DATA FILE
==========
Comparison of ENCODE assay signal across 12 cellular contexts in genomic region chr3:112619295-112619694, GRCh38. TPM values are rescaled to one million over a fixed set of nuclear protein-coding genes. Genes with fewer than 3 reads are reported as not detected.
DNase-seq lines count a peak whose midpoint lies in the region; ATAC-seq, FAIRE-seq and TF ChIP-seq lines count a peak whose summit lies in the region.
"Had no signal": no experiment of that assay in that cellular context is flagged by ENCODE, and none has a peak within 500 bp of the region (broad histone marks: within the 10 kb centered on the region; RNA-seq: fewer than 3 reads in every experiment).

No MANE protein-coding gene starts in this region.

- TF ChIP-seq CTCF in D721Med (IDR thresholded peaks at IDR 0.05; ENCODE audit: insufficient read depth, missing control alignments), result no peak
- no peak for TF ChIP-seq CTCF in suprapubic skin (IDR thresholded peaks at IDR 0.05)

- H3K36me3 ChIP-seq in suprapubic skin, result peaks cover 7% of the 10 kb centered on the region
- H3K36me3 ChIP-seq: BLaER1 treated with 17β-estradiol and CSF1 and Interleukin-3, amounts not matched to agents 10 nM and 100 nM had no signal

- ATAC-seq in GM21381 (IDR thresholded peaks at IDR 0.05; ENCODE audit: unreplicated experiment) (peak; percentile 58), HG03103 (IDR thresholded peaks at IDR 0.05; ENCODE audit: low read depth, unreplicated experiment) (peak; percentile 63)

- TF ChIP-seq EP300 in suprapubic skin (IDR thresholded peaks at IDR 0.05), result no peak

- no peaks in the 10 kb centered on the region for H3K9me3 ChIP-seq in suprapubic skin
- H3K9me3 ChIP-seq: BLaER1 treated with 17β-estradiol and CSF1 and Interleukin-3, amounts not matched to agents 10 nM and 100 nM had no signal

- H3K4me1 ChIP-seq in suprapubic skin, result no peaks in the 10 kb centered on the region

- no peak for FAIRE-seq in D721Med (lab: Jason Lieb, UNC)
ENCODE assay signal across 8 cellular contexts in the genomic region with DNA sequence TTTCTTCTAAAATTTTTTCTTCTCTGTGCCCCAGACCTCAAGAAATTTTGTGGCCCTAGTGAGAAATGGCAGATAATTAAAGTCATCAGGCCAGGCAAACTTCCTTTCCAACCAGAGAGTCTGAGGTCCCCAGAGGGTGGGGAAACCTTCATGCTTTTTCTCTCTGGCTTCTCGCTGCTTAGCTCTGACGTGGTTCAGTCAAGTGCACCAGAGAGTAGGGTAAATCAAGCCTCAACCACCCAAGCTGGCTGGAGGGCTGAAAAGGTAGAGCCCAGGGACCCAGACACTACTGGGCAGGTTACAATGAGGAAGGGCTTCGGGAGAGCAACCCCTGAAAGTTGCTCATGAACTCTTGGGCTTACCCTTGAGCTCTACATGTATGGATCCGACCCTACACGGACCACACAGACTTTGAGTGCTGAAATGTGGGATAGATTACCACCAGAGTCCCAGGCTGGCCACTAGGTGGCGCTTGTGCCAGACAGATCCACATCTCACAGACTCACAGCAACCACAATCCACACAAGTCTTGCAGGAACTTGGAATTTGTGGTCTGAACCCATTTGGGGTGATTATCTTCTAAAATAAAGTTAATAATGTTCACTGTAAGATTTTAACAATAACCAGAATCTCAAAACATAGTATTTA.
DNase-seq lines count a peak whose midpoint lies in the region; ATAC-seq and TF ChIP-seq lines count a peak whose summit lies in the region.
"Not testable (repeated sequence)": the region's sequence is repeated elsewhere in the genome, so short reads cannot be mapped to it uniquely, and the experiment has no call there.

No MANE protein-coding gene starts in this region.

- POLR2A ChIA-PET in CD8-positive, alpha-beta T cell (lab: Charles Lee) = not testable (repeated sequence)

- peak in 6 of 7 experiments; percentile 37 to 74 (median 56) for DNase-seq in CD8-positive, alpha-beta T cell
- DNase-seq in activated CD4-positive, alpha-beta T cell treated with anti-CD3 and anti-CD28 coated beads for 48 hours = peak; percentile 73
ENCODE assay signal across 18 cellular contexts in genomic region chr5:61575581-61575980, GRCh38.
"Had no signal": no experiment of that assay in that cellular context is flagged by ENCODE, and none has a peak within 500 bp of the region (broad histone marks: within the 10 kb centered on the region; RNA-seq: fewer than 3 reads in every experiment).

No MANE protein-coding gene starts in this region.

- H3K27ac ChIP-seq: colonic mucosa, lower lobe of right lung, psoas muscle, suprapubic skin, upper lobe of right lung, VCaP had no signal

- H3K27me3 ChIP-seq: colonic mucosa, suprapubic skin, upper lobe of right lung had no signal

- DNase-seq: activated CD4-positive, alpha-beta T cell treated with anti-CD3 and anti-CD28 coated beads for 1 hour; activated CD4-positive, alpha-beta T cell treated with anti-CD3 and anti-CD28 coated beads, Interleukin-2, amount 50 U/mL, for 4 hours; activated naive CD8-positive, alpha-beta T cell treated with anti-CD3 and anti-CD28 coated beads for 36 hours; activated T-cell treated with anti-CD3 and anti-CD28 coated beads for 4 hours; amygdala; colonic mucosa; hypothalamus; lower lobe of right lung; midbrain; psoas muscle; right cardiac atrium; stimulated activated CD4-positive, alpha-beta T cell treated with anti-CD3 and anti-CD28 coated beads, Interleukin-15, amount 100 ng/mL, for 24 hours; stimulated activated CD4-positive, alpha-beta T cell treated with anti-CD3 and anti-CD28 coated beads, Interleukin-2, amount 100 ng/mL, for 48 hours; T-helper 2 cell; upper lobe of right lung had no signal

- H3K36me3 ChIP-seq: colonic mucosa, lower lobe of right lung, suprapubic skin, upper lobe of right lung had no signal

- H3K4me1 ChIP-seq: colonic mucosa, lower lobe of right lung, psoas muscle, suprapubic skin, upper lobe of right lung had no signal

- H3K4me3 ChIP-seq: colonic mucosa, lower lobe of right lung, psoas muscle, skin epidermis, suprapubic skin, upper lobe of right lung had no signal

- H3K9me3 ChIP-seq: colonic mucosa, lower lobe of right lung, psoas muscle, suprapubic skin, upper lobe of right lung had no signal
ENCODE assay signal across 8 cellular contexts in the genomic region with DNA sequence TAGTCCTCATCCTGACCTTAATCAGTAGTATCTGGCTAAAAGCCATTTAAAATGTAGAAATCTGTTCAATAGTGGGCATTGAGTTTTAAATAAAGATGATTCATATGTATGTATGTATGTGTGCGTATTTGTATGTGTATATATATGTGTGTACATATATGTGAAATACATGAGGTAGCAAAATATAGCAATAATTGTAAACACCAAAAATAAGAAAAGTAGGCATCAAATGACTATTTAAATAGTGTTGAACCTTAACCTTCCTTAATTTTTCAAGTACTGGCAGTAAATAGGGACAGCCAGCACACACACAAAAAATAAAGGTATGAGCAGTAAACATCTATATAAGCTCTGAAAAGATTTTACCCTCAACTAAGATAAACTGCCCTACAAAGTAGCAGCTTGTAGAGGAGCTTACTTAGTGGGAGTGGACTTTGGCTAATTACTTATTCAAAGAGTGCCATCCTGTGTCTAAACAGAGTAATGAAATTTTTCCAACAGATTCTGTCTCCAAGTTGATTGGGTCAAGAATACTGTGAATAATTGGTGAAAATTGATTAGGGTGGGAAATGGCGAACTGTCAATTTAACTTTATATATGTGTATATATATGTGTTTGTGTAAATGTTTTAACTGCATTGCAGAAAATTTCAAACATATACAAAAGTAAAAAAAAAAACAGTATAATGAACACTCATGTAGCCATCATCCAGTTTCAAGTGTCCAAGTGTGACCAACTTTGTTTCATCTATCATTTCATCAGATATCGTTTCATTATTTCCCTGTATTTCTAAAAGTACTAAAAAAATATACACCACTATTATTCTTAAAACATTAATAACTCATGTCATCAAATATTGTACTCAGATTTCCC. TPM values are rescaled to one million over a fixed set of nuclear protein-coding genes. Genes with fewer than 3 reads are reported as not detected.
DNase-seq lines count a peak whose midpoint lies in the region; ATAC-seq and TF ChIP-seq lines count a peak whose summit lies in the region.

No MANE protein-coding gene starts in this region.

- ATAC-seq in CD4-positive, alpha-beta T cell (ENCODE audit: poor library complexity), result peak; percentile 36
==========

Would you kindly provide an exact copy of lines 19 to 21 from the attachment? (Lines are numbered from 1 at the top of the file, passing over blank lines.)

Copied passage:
- POLR2A ChIA-PET in CD8-positive, alpha-beta T cell (lab: Charles Lee) = not testable (repeated sequence)

- peak in 6 of 7 experiments; percentile 37 to 74 (median 56) for DNase-seq in CD8-positive, alpha-beta T cell
- DNase-seq in activated CD4-positive, alpha-beta T cell treated with anti-CD3 and anti-CD28 coated beads for 48 hours = peak; percentile 73